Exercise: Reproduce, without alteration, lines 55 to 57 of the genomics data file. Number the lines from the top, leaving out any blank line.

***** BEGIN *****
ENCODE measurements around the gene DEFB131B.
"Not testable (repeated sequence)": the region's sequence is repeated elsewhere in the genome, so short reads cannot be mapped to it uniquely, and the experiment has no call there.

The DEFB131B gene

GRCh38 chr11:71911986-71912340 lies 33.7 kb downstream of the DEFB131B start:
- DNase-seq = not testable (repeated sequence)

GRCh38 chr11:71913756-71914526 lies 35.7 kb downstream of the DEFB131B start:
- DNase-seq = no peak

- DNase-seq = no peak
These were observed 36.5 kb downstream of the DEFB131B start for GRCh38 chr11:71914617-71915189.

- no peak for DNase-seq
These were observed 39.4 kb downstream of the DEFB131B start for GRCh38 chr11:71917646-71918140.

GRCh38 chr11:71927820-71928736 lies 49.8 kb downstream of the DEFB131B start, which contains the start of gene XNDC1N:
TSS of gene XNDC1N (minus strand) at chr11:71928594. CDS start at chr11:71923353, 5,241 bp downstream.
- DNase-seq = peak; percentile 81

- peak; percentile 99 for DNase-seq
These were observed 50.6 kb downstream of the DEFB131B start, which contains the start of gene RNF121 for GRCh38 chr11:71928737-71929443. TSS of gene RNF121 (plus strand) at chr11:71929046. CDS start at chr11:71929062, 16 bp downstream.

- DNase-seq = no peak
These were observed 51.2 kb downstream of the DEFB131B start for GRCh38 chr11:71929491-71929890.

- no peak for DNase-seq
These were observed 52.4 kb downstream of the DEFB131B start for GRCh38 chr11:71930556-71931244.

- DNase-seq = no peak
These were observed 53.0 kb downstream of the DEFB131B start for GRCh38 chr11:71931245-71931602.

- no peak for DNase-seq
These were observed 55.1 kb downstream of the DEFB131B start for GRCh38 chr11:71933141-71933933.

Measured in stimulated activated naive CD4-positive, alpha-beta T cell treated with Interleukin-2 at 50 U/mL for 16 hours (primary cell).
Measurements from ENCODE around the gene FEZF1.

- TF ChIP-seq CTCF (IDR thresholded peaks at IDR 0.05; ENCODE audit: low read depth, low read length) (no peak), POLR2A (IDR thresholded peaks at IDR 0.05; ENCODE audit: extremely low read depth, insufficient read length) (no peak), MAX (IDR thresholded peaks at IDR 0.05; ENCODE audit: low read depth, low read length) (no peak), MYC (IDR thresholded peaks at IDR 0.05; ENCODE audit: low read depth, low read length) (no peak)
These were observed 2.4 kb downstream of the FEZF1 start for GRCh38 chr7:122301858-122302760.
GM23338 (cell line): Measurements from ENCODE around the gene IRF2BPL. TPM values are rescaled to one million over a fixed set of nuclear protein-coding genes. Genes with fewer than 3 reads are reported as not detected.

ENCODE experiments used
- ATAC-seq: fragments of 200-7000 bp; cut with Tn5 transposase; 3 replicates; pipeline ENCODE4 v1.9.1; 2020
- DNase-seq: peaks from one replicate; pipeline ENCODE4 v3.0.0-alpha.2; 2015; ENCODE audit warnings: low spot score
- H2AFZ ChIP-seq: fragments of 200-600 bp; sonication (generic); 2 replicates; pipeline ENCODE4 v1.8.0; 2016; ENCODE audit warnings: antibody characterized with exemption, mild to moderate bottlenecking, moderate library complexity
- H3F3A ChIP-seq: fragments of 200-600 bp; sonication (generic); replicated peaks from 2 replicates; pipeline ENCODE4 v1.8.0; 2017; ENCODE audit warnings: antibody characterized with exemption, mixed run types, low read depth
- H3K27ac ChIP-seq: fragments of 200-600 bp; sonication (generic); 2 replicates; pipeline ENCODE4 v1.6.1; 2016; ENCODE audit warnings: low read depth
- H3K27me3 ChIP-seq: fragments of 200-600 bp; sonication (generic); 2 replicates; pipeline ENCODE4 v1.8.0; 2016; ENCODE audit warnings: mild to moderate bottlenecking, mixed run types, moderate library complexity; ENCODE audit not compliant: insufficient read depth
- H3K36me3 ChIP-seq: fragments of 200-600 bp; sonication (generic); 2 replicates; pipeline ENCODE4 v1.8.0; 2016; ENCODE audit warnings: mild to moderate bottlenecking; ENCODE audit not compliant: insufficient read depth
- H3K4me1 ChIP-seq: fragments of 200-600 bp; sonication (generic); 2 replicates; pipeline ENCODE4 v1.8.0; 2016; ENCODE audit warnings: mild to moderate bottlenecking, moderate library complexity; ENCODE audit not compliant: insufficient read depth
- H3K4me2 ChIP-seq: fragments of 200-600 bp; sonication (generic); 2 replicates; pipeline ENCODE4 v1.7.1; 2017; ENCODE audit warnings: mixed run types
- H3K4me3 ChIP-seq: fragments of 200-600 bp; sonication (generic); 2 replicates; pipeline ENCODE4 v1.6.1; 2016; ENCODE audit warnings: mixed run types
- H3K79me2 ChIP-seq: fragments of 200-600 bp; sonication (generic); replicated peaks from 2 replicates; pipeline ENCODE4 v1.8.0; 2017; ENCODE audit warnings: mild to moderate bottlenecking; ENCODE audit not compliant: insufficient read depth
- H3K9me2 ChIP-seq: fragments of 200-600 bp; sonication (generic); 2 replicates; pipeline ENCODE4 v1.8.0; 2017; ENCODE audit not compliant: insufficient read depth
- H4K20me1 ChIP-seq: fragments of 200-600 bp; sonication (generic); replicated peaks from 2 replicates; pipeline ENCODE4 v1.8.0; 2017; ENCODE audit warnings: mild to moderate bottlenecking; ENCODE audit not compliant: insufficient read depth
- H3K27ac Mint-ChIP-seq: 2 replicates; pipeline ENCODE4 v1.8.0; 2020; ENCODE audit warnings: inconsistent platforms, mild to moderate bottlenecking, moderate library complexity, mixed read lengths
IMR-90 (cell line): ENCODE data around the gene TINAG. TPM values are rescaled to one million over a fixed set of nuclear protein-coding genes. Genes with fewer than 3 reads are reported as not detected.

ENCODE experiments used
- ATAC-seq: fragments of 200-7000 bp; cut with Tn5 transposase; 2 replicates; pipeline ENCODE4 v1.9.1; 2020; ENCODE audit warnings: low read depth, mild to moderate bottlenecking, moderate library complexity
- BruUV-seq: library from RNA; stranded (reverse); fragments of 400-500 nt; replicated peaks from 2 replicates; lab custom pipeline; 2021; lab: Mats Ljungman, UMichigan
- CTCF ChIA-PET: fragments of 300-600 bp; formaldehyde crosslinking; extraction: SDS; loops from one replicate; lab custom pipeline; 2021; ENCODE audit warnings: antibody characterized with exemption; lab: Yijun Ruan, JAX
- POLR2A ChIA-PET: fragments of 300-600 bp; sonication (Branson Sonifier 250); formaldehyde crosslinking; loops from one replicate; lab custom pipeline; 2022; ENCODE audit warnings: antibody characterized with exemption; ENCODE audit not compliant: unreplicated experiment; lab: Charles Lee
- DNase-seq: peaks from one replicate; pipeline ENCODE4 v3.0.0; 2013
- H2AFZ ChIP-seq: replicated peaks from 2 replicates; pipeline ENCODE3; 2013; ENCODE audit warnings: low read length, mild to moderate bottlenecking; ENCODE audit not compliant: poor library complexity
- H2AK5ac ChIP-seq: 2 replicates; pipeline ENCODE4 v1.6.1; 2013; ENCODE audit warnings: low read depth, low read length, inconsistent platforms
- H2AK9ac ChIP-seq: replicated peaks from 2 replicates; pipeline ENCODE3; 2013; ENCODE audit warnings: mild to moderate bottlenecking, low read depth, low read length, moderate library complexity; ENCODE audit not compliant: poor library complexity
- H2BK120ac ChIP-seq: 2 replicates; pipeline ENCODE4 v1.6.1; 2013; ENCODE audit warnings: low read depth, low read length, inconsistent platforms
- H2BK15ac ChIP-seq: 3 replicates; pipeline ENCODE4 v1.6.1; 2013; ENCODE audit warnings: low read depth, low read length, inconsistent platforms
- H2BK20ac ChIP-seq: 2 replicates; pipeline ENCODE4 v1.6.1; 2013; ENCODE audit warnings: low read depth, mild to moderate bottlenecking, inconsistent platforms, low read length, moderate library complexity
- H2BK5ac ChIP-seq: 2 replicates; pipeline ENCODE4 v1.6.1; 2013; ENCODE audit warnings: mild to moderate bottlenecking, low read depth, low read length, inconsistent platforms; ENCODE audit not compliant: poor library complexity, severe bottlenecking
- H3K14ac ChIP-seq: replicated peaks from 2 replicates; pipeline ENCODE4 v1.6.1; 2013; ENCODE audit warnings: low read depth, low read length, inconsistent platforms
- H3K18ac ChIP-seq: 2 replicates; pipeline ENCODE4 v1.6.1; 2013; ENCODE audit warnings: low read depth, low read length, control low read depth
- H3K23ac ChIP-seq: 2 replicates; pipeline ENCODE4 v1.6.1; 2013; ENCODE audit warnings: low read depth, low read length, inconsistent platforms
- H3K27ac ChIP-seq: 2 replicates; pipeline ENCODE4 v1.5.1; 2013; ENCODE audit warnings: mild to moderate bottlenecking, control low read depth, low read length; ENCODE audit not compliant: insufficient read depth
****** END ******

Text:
- H2BK120ac ChIP-seq: 2 replicates; pipeline ENCODE4 v1.6.1; 2013; ENCODE audit warnings: low read depth, low read length, inconsistent platforms
- H2BK15ac ChIP-seq: 3 replicates; pipeline ENCODE4 v1.6.1; 2013; ENCODE audit warnings: low read depth, low read length, inconsistent platforms
- H2BK20ac ChIP-seq: 2 replicates; pipeline ENCODE4 v1.6.1; 2013; ENCODE audit warnings: low read depth, mild to moderate bottlenecking, inconsistent platforms, low read length, moderate library complexity